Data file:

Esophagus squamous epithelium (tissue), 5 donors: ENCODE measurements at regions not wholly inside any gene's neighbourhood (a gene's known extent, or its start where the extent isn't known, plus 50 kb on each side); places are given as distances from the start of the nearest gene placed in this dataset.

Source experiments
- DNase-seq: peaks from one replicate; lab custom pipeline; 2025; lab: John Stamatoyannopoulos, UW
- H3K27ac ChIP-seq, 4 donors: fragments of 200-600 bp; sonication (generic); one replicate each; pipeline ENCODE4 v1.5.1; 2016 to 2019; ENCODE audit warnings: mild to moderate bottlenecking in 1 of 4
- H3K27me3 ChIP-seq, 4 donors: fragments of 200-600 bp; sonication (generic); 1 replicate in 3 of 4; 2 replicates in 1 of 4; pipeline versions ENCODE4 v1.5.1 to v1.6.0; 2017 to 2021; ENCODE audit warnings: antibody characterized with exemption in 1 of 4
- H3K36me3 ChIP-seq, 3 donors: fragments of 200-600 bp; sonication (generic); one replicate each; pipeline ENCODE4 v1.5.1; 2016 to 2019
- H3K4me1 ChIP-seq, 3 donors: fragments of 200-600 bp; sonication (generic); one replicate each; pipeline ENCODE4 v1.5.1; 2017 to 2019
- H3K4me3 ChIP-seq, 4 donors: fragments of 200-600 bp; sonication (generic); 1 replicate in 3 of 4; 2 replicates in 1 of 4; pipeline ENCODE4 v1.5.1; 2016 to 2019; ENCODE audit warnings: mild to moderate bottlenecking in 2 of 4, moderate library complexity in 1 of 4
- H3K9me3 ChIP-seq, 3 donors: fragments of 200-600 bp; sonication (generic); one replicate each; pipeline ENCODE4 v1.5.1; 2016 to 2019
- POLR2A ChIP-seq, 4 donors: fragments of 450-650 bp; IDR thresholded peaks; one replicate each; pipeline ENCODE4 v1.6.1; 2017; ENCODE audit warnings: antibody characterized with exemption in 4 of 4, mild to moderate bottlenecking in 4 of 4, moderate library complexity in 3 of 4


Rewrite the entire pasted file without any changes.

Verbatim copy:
Esophagus squamous epithelium (tissue), 5 donors: ENCODE measurements at regions not wholly inside any gene's neighbourhood (a gene's known extent, or its start where the extent isn't known, plus 50 kb on each side); places are given as distances from the start of the nearest gene placed in this dataset.

Source experiments
- DNase-seq: peaks from one replicate; lab custom pipeline; 2025; lab: John Stamatoyannopoulos, UW
- H3K27ac ChIP-seq, 4 donors: fragments of 200-600 bp; sonication (generic); one replicate each; pipeline ENCODE4 v1.5.1; 2016 to 2019; ENCODE audit warnings: mild to moderate bottlenecking in 1 of 4
- H3K27me3 ChIP-seq, 4 donors: fragments of 200-600 bp; sonication (generic); 1 replicate in 3 of 4; 2 replicates in 1 of 4; pipeline versions ENCODE4 v1.5.1 to v1.6.0; 2017 to 2021; ENCODE audit warnings: antibody characterized with exemption in 1 of 4
- H3K36me3 ChIP-seq, 3 donors: fragments of 200-600 bp; sonication (generic); one replicate each; pipeline ENCODE4 v1.5.1; 2016 to 2019
- H3K4me1 ChIP-seq, 3 donors: fragments of 200-600 bp; sonication (generic); one replicate each; pipeline ENCODE4 v1.5.1; 2017 to 2019
- H3K4me3 ChIP-seq, 4 donors: fragments of 200-600 bp; sonication (generic); 1 replicate in 3 of 4; 2 replicates in 1 of 4; pipeline ENCODE4 v1.5.1; 2016 to 2019; ENCODE audit warnings: mild to moderate bottlenecking in 2 of 4, moderate library complexity in 1 of 4
- H3K9me3 ChIP-seq, 3 donors: fragments of 200-600 bp; sonication (generic); one replicate each; pipeline ENCODE4 v1.5.1; 2016 to 2019
- POLR2A ChIP-seq, 4 donors: fragments of 450-650 bp; IDR thresholded peaks; one replicate each; pipeline ENCODE4 v1.6.1; 2017; ENCODE audit warnings: antibody characterized with exemption in 4 of 4, mild to moderate bottlenecking in 4 of 4, moderate library complexity in 3 of 4